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Hi,

I just realized that my BCS positions may become a tax problem. They are pairs of purchased and sold CALLs with a small difference ($10 or $20), but each leg represents a lot of shares. The thing is that the purchased CALL shows as Long Term Capital Gain but the sold call shows as Short Term Capital Gain. I understand that LTCG and STCG will be summed separately, So I will end up with a few millions in LTCG and a few millions of STCL. I do not understand how it works, but I think that you can not compensate some gains with some losses, so I may end up paying taxes on my gains without the possibility of deducting the losses.

Cheers,
Juan@Austin
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Capital Gain/Losses are offset in the following order
1.) Long Term Gains against Long Term Losses
Short Term Gains against Short Term Losses
2.) Any remaining Gains can be offset against either type of Capitol Losses
Long Term Gains against Short Term Losses
Short Term Gains against Long Term Losses
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Thanks for your reply VKG,

Then there is no case where you have to pay taxes on an amount of LT or ST capital gains that exceeds your net capital gains.
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Thanks for your reply VKG,
Then there is no case where you have to pay taxes on an amount of LT or ST capital gains that exceeds your net capital gains.

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No, nobody said that. VKG correctly stated that you first net all your short-term transactions against each other, and the same with the short-term transactions.
" Capital Gain/Losses are offset in the following order:
1.) Long Term Gains against Long Term Losses
Short Term Gains against Short Term Losses
2.) Any remaining Gains can be offset against either type of Capital Losses
Long Term Gains against Short Term Losses
Short Term Gains against Long Term Losses
"
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But you have to realize that when all this is done, you're either going to have a net capital gain or a net capital loss.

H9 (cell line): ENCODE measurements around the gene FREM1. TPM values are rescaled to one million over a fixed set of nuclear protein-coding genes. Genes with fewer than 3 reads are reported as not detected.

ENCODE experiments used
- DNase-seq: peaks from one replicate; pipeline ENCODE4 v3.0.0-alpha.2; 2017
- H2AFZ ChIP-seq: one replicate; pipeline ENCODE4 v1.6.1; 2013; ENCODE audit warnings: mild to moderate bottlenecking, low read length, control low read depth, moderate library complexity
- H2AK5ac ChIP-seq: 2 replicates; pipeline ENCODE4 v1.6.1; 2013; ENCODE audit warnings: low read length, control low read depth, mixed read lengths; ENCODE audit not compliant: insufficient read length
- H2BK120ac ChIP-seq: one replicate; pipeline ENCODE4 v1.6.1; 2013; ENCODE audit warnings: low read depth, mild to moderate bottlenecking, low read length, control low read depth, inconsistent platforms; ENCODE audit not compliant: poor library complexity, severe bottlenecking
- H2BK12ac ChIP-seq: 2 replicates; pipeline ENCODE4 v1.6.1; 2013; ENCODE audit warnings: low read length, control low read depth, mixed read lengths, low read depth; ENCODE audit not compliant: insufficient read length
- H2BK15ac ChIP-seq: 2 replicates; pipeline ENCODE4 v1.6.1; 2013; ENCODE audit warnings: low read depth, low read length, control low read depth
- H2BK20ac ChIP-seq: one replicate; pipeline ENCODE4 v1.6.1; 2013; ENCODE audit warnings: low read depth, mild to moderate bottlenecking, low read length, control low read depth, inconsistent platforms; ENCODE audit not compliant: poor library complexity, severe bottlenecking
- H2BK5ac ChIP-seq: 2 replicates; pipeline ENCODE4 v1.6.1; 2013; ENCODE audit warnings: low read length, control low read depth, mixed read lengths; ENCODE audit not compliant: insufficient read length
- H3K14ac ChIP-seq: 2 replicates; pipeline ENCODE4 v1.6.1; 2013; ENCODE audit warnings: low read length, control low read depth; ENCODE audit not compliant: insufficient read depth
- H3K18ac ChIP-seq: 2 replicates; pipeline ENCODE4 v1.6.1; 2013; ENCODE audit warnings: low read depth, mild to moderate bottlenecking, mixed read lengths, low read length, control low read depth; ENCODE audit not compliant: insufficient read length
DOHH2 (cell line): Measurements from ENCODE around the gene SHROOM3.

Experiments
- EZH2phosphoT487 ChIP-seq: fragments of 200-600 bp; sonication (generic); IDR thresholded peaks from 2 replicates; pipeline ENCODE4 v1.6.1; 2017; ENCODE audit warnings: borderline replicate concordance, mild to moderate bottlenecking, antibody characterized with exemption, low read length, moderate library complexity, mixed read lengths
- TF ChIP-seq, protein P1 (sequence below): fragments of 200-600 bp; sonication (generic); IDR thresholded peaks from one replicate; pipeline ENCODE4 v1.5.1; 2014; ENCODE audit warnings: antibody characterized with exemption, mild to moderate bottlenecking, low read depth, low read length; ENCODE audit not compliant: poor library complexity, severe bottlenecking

If it's a net loss, it doesn't matter whether it's long-term or short-term, really. It goes on page 1 of your return as a negative number, and it's limited to -$3,000 either way.

But if it's a gain, it matters a lot. It's included in your gross income either way.
And a net short-term capital gain is like ordinary income.
But a long-term gain is subject to tax at a reduced rate, from zero in the lowest tax brackets to 20% at the highest.

Bill
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jmacosta writes (inpart):

Then there is no case where you have to pay taxes on an amount of LT or ST capital gains that exceeds your net capital gains.

I reply:

That's not correct. If you're subject to wash sale rules, a capital loss may be deferred to a later tax year (by disallowing your loss and adding it to your basis), thereby exposing more of your capital gains to taxation in the current year.

But absent that issue, it's ultimately your net capital gains for the year that will be subject to taxation in that year, offset by any loss carried over from prior years. --Bob
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Thanks Bill,

Your reply was much clearer than mine. Lets see if my old brain finally understood.
If you have LT gains and ST losses or viceversa, you net them first before calculating any tax. I had thought before that the LT and ST rates were applied before calculating net capital gain. So it is clear now, you may only pay taxes on the net.
So... First calculate the net capital gain to establish the bracket and rates.
Then:
If the net is a loss, no worries, use up to 3000 and carryover the rest.
If ST gains > LT losses, then the net is all ST. Add to regular income.
If ST losses < LT gains, then the net is all LT. Use reduced rate.
If both gains, then you pay each portion at different rates. ST is added to regular income and LT is calculated at reduced rate.

Thanks,
Juan@Austin
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